As for the other challenges related to supply chain and the state of the economy, Tim’s managed things the best he can. The company preorders speculatively to avoid as many delays as possible, ordering multiple appliance packages, windows, or other components for as many as six, eight, even ten houses at once, storing them until needed. Still, it’s a difficult and precarious balancing act.

“It’s very frustrating,” he says. “Prices have gone up thirty-five, forty percent in some cases. Instead of calling and getting it next week, now you call and order it and hope you see it in eight weeks. When I sign a contract with somebody or when I start a house, I’m immediately ordering windows, doors, plumbing fixtures, electrical fixtures, all that kind of stuff.”

“In the whole process of two or three months of building a home, you’re talking to those suppliers every week making sure everything is still on schedule coming in. Most of the time we’re able to get it. Sometimes not. Sometimes you start all over.”

In spite of everything, the market is still booming. The company has its own subdivision, Lakeside Crossing, and just broke ground on a second, The Meadows. Both developments are located in Chaffee Crossing.

“Home building is up nationwide and we’re feeling that here as well,” Tim says. “We’ve been fortunate to be in our own subdivision and be the only builder. I’ve been buying out and doing that kind of stuff so it kind of protects our market and our interest. A lot of builders are looking for places to build so we’ve been fortunate enough to have our own.”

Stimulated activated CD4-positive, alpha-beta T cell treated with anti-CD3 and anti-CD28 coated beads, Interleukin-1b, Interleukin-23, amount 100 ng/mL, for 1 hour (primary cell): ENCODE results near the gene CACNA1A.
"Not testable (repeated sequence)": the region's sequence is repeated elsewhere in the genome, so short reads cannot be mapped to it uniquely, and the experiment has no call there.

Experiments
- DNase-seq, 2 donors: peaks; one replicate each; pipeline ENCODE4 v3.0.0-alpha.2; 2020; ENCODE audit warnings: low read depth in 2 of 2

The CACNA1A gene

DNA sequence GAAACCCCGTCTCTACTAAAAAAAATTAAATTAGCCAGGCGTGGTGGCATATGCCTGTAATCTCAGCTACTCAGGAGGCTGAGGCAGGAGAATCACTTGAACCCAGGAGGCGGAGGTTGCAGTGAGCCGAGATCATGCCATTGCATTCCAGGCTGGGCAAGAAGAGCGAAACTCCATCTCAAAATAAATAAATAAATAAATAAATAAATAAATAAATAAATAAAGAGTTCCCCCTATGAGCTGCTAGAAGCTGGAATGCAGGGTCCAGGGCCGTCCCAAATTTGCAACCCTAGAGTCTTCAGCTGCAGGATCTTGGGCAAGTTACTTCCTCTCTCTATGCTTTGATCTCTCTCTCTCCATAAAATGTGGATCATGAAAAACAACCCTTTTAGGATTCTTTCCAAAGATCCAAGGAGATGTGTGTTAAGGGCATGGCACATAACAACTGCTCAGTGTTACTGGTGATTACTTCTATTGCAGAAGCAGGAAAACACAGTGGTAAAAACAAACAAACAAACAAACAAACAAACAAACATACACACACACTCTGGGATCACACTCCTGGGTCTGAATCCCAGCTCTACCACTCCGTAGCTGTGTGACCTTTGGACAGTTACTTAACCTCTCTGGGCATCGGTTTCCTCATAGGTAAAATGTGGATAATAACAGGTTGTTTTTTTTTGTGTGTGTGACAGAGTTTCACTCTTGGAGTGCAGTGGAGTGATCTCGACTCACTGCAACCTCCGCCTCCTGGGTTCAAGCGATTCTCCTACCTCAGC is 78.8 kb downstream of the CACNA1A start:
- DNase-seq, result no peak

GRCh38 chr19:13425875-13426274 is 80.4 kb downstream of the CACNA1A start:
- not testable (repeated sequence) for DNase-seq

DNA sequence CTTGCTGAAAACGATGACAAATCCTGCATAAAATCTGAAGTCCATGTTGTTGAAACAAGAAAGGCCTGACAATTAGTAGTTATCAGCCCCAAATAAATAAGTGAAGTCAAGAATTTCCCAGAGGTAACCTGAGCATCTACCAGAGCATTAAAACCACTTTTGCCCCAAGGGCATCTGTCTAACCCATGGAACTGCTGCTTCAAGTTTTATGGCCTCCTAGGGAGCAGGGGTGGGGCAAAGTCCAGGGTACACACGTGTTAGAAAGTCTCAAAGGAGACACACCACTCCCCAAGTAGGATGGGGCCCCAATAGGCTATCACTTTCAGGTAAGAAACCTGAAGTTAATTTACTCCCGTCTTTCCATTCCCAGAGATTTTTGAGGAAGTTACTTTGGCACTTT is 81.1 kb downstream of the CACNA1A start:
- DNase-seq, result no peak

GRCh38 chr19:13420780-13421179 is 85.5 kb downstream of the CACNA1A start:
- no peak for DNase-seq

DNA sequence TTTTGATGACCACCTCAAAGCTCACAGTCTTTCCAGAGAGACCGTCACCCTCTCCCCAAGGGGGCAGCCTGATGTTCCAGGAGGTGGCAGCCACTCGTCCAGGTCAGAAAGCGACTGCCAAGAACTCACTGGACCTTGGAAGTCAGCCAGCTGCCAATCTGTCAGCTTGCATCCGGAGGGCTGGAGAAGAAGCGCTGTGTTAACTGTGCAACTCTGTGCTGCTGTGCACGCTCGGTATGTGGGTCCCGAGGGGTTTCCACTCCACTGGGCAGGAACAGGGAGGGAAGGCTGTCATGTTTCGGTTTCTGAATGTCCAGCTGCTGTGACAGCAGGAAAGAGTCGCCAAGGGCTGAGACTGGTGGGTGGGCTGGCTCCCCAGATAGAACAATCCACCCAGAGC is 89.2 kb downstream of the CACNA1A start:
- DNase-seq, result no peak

Demand has pushed the company from its normal production of about twenty-five homes per year closer to forty in 2021. Tim oversees these projects with his son Colten by his side and he revels in carrying on the family legacy through the same father-son bond he and Larry shared; a partnership that saw them build around 1,000 homes together.

“Colten is in it for the long haul,” Tim says. “I’ve seen a young man who didn’t know a whole lot about the building industry take a hold of it to where he can run things. I watched him develop skills on how to talk to people and how to treat people, be good to people, yet still be a boss. That’s a fine line there. Every day I am just more amazed at the skills that he’s learning and how far he’s come.”

“I go back to the days when I started and I’m sure my dad watched me do the same things, and if he was half as proud of me as I am of Colten, that’s pretty cool. It’s fun to get to work with your son and have a good relationship. It’s a true blessing that I don’t take for granted.”

Building a balanced life, not unlike building a house, isn’t without its challenges. Tim says a mentor once admonished him to stay in balance and pay as much attention to his family as he did to his profession. The advice stuck and his wife Deena, Colten and his daughter Jessica Meadors get to enjoy his off-duty side much more as a result. Even so, he still confesses one affectation that straddles work and family time.

“I’ll drive through a subdivision and just sit there,” he says with a grin. “My wife probably despises it more than she lets on, but she knows I enjoy it. We go to dinner on a Friday or Saturday night, and I may end up driving through the subdivision just looking at the houses in the evening and thinking, ‘I built that, I built that, I built that, I built that.’ I know those homeowners, and many have become friends.”

“I mean, there’s a lot of good people out there and I would have never met them if they wouldn’t have bought a house from me. And for that, I’m very thankful.”

Tim Mays Homebuilder